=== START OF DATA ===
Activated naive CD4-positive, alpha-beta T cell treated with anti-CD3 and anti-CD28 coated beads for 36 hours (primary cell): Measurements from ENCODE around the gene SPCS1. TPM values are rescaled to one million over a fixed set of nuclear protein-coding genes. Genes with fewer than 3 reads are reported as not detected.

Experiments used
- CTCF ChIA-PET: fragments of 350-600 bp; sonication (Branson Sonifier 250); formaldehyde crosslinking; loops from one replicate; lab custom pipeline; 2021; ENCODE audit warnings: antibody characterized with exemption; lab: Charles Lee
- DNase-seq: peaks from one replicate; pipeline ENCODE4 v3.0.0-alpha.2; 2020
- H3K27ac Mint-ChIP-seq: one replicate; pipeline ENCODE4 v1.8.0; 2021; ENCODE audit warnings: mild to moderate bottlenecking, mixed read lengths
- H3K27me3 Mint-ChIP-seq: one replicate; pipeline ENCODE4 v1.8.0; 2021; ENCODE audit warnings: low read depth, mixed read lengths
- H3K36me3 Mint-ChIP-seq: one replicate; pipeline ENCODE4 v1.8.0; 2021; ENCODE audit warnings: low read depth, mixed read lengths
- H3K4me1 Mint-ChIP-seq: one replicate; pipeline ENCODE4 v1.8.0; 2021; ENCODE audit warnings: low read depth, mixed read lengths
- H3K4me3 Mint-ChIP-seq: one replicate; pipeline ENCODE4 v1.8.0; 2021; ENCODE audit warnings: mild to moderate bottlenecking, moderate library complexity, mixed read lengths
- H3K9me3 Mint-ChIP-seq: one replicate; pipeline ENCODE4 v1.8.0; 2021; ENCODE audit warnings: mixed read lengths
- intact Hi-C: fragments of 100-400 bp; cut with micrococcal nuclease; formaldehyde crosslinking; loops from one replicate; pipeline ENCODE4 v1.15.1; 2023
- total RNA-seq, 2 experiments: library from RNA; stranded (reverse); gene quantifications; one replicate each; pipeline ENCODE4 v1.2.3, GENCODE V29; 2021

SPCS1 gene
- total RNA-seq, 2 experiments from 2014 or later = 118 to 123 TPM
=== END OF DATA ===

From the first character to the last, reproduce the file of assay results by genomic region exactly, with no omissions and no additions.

Activated naive CD4-positive, alpha-beta T cell treated with anti-CD3 and anti-CD28 coated beads for 36 hours (primary cell): Measurements from ENCODE around the gene SPCS1. TPM values are rescaled to one million over a fixed set of nuclear protein-coding genes. Genes with fewer than 3 reads are reported as not detected.

Experiments used
- CTCF ChIA-PET: fragments of 350-600 bp; sonication (Branson Sonifier 250); formaldehyde crosslinking; loops from one replicate; lab custom pipeline; 2021; ENCODE audit warnings: antibody characterized with exemption; lab: Charles Lee
- DNase-seq: peaks from one replicate; pipeline ENCODE4 v3.0.0-alpha.2; 2020
- H3K27ac Mint-ChIP-seq: one replicate; pipeline ENCODE4 v1.8.0; 2021; ENCODE audit warnings: mild to moderate bottlenecking, mixed read lengths
- H3K27me3 Mint-ChIP-seq: one replicate; pipeline ENCODE4 v1.8.0; 2021; ENCODE audit warnings: low read depth, mixed read lengths
- H3K36me3 Mint-ChIP-seq: one replicate; pipeline ENCODE4 v1.8.0; 2021; ENCODE audit warnings: low read depth, mixed read lengths
- H3K4me1 Mint-ChIP-seq: one replicate; pipeline ENCODE4 v1.8.0; 2021; ENCODE audit warnings: low read depth, mixed read lengths
- H3K4me3 Mint-ChIP-seq: one replicate; pipeline ENCODE4 v1.8.0; 2021; ENCODE audit warnings: mild to moderate bottlenecking, moderate library complexity, mixed read lengths
- H3K9me3 Mint-ChIP-seq: one replicate; pipeline ENCODE4 v1.8.0; 2021; ENCODE audit warnings: mixed read lengths
- intact Hi-C: fragments of 100-400 bp; cut with micrococcal nuclease; formaldehyde crosslinking; loops from one replicate; pipeline ENCODE4 v1.15.1; 2023
- total RNA-seq, 2 experiments: library from RNA; stranded (reverse); gene quantifications; one replicate each; pipeline ENCODE4 v1.2.3, GENCODE V29; 2021

SPCS1 gene
- total RNA-seq, 2 experiments from 2014 or later = 118 to 123 TPM